06 January 2018

Where's My Roy Cohn?

"Where's my Roy Cohn?"

That's the question a frustrated President Trump asked when he learned that Jeff Sessions could not protect the president from the pending Russia inquiry because the Attorney General had recused himself from the matter after making misleading statements to the Senate Committee that confirmed him.

Where was his Roy Cohn, the crooked lawyer who protected Trump, and helped him screw over countless adversaries? He was long gone, of course, but before he died, Cohn left behind a trail of lies, deceptions, and downright thefts. He stole from clients, forged signatures, lied to courts and government agencies, and otherwise disgraced his family and the Bar of which he was a member.

My principal contact with Cohn occurred in 1982 when I signed a petition to have him disbarred.  I had been appointed by the Appellate Division of the New York Supreme Court to chair the Disciplinary Committee that prosecuted unethical lawyers in Manhattan and the Bronx which had 40,000 registered lawyers at the time. Upon taking over the committee, I discovered a molding file on Cohn that was not being pursued because the staff was overworked, and its Chief Counsel feared that devoting time to the well-defended Cohn would eat up too many scarce resources. I fired the Chief, brought on a felony prosecutor from Brooklyn, and we went to work.

In the end, we prosecuted Cohn on four counts.

First, Cohn had represented a woman seeking a divorce from her husband and when the matrimonial matter was settled the husband paid him a $60,000 fee for all services rendered to his wife. Cohn accepted the payment, and then several months later wrote out a check to himself for $100,000 from his client's checkbook, flew to Paris where she was staying, told her he needed to borrow some money, and persuaded her to sign the check, which, on its face, said "Loan." He also gave her a 90-day promissory note in that amount. For ten years he put her off, making some small payments, signing more than 20 documents referring to the "loan," but when she finally sued, Cohn's swore in court that the payment was not a loan at all, but some kind of loose fee arrangement, though neither he nor his law firm had a single document or record to support that claim.  It took seventeen years for his client to get her money back. In the subsequent disbarment proceeding, the Appellate Division concluded his defense had been total and complete perjury.

Second, when a yacht company's assets were frozen by the SEC, Cohn, representing the company, suggested he take all the assets and hold them in escrow for the benefit of the creditors. When the court agreed, Cohn proceeded to pay most of the escrowed assets to himself and his partners, and was held in contempt by federal judge Palmieri. When Cohn tried to explain that away at his disbarment hearing, the court found his testimony to be "incredible."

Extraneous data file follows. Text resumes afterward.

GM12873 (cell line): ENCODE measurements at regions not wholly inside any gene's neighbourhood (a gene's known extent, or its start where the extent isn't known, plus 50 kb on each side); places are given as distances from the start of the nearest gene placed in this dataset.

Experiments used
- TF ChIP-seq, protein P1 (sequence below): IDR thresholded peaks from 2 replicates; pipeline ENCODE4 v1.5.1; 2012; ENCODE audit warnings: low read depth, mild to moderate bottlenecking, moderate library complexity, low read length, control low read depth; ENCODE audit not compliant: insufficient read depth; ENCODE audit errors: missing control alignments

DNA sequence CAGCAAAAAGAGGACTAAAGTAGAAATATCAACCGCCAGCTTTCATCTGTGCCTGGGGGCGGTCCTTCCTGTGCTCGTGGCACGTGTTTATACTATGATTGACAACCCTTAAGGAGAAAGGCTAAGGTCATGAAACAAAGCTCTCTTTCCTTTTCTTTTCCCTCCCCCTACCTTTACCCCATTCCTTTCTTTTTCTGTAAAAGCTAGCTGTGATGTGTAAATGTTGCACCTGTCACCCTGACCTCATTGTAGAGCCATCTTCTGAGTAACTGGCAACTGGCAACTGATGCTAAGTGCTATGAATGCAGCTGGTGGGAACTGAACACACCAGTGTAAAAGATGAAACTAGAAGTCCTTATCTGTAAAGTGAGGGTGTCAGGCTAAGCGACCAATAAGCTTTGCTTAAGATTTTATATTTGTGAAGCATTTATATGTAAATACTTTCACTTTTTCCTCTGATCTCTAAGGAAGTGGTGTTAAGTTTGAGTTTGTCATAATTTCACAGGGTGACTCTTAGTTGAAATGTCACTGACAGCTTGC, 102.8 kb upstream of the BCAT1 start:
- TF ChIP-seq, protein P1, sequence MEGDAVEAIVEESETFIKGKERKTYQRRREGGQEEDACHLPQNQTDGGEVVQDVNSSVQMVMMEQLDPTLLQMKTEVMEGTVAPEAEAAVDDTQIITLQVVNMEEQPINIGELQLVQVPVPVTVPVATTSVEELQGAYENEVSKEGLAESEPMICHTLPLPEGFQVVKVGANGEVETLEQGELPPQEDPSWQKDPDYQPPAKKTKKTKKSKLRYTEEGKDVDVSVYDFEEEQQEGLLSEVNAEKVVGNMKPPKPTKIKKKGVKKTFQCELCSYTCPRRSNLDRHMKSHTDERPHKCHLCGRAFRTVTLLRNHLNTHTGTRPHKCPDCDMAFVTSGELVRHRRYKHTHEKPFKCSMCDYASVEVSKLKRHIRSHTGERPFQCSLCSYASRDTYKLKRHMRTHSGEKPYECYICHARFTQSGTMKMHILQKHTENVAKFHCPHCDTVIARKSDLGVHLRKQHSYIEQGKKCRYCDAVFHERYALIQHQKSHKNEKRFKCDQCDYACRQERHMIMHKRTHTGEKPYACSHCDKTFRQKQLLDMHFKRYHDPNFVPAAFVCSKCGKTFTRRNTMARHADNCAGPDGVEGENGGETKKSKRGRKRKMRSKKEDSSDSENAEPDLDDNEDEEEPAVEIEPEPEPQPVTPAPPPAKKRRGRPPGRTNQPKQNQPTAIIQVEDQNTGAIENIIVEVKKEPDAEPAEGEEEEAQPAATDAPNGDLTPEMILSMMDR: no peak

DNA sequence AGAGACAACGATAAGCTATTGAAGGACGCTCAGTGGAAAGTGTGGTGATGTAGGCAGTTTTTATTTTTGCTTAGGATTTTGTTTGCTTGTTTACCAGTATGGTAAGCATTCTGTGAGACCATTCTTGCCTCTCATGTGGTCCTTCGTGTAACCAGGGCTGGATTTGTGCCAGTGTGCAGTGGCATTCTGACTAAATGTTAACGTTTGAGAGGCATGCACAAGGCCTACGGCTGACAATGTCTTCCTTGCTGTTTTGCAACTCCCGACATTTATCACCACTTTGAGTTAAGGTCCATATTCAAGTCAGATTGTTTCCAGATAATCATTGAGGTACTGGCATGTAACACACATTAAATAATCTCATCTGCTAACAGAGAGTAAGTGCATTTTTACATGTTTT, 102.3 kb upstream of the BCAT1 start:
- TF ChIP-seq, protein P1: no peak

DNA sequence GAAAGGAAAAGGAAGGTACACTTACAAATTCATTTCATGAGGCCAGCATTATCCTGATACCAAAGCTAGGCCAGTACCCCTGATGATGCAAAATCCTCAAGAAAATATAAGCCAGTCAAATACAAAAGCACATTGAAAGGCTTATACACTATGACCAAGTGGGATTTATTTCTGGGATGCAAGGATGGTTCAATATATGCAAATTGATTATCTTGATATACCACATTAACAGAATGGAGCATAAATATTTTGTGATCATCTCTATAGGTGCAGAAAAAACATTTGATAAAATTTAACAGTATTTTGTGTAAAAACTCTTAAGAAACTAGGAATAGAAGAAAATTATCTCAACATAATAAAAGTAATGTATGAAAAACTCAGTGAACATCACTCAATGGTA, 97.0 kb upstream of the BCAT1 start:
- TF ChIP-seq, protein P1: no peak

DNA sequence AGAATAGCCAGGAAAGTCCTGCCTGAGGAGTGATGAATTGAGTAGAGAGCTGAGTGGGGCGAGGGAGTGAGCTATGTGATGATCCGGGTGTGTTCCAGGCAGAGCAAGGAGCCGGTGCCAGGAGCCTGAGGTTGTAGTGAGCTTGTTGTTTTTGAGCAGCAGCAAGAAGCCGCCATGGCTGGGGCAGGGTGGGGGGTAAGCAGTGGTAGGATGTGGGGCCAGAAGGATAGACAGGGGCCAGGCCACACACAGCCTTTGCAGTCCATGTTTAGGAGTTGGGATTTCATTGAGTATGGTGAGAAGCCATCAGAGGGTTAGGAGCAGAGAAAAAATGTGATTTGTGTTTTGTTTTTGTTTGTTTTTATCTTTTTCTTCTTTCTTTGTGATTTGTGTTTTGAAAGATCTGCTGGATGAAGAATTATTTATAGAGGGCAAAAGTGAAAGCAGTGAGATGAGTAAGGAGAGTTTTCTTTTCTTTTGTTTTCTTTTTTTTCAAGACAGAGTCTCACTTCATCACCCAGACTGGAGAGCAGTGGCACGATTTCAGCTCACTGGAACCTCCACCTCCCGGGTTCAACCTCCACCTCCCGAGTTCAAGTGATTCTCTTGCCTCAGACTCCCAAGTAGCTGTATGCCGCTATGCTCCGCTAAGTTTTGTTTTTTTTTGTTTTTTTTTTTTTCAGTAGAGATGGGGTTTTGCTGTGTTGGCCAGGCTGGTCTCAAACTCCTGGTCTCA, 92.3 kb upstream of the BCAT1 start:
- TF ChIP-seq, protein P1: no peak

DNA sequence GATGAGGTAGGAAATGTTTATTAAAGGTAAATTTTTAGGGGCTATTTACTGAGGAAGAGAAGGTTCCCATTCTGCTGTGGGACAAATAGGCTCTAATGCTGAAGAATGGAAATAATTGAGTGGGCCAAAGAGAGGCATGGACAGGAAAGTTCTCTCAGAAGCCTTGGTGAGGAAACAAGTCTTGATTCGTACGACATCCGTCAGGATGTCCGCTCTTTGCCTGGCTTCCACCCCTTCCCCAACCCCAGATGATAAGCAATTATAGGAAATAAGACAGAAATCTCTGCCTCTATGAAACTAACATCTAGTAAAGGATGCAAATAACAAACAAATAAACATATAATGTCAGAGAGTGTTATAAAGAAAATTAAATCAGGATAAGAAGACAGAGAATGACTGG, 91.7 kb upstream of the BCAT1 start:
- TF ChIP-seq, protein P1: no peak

Cohn was apparently quite comfortable stealing from clients.  Perhaps the most brazen assault on the duty of good faith a lawyer owes to his client involved multimillionaire philanthropist Lewis S. Rosentsteil, whom Cohn had represented in a divorce. While the 84-year old Rosensteil lay dying in a Miami hospital, Cohn and a colleague visited the client, and ignoring the orders of hospital personnel that Mr. Rosenstein was in critical condition and "almost comatose," Cohn put a pen in the patient's hand and "helped him sign" a document he told Rosensteil was just an administrative detail to complete the divorce.  In fact, it was a document that appointed Cohn as an Executor to Rosensteil's estate. Upon his departure, Cohn told hospital administrator he "wasn't there to get any signatures of the patient, it was just a visit!" The Appellate Division noted the document's signature line contained "a number of squiggly lines which in no way resemble any letters of the alphabet," and found Cohn's twisted explanation of the incident to be perjurious.

While these three charges were pending, Cohn had the brass to apply for admission to the District of Columbia Bar, and, on his sworn application, denied that any charges were pending against him except for the "usual crackpot complaint letters."

Before the Appellate Division finally decided the disbarment case we had brought, Cohn told a Washington Post reporter that his accusers (i.e., me and the Committee staff) were "Simply left wingers, deadbeats, and a bunch of yo-yos just out to smear me up." I was honored.

Bottom line, all four charges were sustained, and the unanimous five judge court (of which Cohn's deceased father had been a member) found the "evidence so compelling ... as to leave us no recourse but to order disbarment."

One last note to this seedy tale. At the hearing before the Committee, Cohn scared up character witnesses who were willing, under oath, to attest to Cohn's good character and to testify that he "possesses the highest degree of integrity." One of those witnesses was a young real estate developer named Donald Trump.

Mr. President, that you would choose Roy Cohn as your mentor is no surprise to your critics. The stuff he taught you may well lead to your undoing.

This piece may also be found at 
It is derived from a chapter in my memoir, The Client Decides, published in 2017.

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